more, more, more

Raisin buns, which I (or rather, my mom) made the other day. We’ve taken to making our own bread — I am on a mission here!

We adapted an old recipe from Cooking Light, which I shall replicate here:

– 1 cup warm whole milk (100° to 110°)
– 1/4 cup honey, divided
– 1 package dry yeast (about 2 1/4 teaspoons)
– 2 large egg yolks, lightly beaten
– 3 1/2 cups all-purpose flour, divided (about 15 3/4 ounces)
– 1 cup raisins
– 1 teaspoon salt

Combine milk, 1 tablespoon honey, and yeast in a large bowl, stirring with a whisk; let stand 5 minutes. Stir in remaining 3 tablespoons honey and yolks.

Lightly spoon flour into dry measuring cups; level with a knife. Combine 3 cups flour, raisins, and salt in a large bowl. Add milk mixture, stirring until a soft dough forms. Turn dough out onto a lightly floured surface. Knead until smooth and elastic (about 8 minutes); add enough of remaining flour, 1 tablespoon at a time, to prevent dough from sticking to hands (dough will feel sticky).

Place dough in a large bowl coated with cooking spray, turning to coat top. Cover dough, and let rise in a warm place (85°), free from drafts, 75 minutes or until doubled in size. (Gently press two fingers into dough. If indentation remains, dough has risen enough.) Punch dough down; cover and let rest for 5 minutes. Shape dough into a (9 x 4-inch) oval; place dough oval on a baking sheet coated with cooking spray. Cover and let rise 55 minutes or until dough is doubled in size.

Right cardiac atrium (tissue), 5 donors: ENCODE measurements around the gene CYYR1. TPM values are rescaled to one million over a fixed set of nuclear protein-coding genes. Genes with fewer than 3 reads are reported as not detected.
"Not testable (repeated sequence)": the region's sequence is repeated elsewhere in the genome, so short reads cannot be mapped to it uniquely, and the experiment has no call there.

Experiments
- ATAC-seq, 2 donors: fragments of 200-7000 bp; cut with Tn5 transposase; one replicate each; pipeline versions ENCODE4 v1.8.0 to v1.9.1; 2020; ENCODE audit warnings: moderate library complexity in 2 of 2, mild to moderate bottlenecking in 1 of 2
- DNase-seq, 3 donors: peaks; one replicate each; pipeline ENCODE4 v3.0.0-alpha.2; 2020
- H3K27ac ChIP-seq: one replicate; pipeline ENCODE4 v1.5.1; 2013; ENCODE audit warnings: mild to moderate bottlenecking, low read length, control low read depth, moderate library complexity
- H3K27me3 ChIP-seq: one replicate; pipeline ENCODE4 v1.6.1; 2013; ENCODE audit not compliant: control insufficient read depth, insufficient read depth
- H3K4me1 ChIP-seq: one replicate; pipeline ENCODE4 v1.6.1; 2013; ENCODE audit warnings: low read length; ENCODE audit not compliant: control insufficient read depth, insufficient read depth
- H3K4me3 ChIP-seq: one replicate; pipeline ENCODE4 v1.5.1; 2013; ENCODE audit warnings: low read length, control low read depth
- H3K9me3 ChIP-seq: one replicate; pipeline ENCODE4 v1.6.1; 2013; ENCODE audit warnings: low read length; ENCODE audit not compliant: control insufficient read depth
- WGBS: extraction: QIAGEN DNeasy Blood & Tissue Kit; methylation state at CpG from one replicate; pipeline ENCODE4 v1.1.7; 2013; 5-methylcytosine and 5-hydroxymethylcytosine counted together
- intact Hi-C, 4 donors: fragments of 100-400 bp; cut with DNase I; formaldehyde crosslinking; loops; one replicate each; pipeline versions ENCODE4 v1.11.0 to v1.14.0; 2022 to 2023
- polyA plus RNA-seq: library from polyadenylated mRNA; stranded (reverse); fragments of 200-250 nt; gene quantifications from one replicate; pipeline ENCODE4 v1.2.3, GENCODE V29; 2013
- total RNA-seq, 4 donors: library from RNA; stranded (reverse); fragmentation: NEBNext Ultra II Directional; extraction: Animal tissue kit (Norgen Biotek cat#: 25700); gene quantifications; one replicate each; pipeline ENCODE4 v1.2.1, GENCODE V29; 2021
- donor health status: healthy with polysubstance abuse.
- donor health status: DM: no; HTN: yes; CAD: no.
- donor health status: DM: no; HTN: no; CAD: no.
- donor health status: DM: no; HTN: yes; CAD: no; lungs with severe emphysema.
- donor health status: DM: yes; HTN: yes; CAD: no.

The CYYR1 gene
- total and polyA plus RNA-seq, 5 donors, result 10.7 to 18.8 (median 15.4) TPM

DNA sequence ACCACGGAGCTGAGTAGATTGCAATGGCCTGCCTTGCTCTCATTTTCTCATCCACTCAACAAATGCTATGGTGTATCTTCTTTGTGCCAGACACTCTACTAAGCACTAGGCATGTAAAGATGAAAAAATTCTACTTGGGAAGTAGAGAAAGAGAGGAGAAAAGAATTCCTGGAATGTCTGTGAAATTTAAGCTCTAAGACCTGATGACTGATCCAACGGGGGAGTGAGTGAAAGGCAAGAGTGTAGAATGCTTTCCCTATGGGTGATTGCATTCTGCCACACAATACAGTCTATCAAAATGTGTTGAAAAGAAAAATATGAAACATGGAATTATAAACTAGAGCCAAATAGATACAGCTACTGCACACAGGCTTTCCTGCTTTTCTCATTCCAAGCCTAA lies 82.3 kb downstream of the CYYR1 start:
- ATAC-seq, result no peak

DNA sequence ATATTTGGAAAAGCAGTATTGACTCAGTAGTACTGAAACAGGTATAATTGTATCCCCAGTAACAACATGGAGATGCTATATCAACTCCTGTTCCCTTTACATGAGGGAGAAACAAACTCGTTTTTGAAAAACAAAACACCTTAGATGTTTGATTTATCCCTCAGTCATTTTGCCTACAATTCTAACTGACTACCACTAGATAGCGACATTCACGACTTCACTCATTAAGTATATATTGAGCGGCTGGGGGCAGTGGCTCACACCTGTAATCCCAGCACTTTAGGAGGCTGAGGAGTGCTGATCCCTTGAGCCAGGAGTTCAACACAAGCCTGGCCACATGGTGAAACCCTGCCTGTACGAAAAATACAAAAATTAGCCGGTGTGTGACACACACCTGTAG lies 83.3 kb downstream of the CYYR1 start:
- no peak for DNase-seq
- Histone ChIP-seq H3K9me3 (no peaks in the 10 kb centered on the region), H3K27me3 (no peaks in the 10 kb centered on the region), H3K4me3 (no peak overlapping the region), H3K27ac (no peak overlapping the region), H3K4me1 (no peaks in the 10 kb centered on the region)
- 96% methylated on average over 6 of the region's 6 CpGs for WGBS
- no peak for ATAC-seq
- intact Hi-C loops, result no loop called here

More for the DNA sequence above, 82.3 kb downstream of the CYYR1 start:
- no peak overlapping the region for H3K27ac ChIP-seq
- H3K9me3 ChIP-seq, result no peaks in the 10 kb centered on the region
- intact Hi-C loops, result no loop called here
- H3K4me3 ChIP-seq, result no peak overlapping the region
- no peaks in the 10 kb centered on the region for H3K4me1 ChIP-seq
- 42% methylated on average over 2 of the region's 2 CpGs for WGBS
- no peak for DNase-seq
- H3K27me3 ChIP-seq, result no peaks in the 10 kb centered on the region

Preheat oven to 350° F. Bake for 30 minutes or until browned and loaf sounds hollow when tapped. Cool on a wire rack 20 minutes before slicing.

I halved the entire recipe and made about 6 small raisin buns from it. I may have added a little too much honey — but it still turned out pretty well.

Bread making has been rather therapeutic. Apparently it gets easier to sleep at night, but maybe it’s just all the work that goes into kneading and punching the dough. The house smells better too!

This entry was published on January 21, 2011 at 6:41 am. It’s filed under Food and tagged , , , , , , , . Bookmark the permalink. Follow any comments here with the RSS feed for this post.

Leave a Reply

Fill in your details below or click an icon to log in: Logo

You are commenting using your account. Log Out / Change )

Twitter picture

You are commenting using your Twitter account. Log Out / Change )

Facebook photo

You are commenting using your Facebook account. Log Out / Change )

Google+ photo

You are commenting using your Google+ account. Log Out / Change )

Connecting to %s

%d bloggers like this: